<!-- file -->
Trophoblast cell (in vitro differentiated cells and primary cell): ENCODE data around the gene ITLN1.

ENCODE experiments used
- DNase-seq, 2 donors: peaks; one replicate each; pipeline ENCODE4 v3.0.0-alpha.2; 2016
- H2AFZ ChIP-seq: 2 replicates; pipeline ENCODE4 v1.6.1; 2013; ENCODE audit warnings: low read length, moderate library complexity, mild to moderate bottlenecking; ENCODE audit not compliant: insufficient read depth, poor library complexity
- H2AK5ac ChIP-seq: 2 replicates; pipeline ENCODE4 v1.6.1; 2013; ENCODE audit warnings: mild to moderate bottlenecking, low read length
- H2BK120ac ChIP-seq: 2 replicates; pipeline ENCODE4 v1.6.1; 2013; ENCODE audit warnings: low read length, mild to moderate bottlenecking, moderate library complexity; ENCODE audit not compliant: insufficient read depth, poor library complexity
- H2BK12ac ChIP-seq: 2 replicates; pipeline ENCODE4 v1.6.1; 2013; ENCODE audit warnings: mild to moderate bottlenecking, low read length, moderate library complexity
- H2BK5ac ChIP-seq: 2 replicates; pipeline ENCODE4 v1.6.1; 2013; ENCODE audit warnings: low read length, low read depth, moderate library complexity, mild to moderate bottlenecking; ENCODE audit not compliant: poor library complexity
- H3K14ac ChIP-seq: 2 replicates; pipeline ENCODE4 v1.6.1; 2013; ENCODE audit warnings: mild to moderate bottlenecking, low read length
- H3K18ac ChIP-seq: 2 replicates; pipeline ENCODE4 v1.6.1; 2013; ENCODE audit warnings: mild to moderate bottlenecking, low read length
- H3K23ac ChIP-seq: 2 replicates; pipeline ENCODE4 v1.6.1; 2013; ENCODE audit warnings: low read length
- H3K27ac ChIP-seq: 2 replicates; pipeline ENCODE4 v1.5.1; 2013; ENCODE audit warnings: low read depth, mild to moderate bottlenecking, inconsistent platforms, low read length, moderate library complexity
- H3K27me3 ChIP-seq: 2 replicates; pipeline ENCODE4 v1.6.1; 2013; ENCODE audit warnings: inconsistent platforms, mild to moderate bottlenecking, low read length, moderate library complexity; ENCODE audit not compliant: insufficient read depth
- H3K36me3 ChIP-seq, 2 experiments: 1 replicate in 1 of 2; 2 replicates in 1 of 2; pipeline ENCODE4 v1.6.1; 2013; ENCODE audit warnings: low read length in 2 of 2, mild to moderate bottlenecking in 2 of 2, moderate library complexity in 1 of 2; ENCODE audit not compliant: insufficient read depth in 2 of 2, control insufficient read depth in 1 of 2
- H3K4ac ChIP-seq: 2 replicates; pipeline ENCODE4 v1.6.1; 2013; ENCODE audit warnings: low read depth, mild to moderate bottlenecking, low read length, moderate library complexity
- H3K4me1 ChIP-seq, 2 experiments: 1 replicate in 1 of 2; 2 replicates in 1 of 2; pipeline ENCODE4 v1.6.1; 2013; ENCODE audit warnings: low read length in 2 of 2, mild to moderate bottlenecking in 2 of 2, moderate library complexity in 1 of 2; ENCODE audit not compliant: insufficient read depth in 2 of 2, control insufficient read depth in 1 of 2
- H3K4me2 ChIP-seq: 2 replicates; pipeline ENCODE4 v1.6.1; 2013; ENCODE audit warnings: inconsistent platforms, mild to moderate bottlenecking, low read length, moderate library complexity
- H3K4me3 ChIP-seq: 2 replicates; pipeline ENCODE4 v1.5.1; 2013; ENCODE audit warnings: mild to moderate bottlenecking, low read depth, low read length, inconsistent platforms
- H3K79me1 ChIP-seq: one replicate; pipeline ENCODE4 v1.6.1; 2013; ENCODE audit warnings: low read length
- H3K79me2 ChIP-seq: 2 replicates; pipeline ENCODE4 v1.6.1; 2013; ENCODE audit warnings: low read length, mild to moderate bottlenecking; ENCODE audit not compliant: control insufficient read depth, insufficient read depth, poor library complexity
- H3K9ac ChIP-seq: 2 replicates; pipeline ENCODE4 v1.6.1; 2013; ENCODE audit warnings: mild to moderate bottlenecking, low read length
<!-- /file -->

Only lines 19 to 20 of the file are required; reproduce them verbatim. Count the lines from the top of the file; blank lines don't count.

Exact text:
- H3K79me1 ChIP-seq: one replicate; pipeline ENCODE4 v1.6.1; 2013; ENCODE audit warnings: low read length
- H3K79me2 ChIP-seq: 2 replicates; pipeline ENCODE4 v1.6.1; 2013; ENCODE audit warnings: low read length, mild to moderate bottlenecking; ENCODE audit not compliant: control insufficient read depth, insufficient read depth, poor library complexity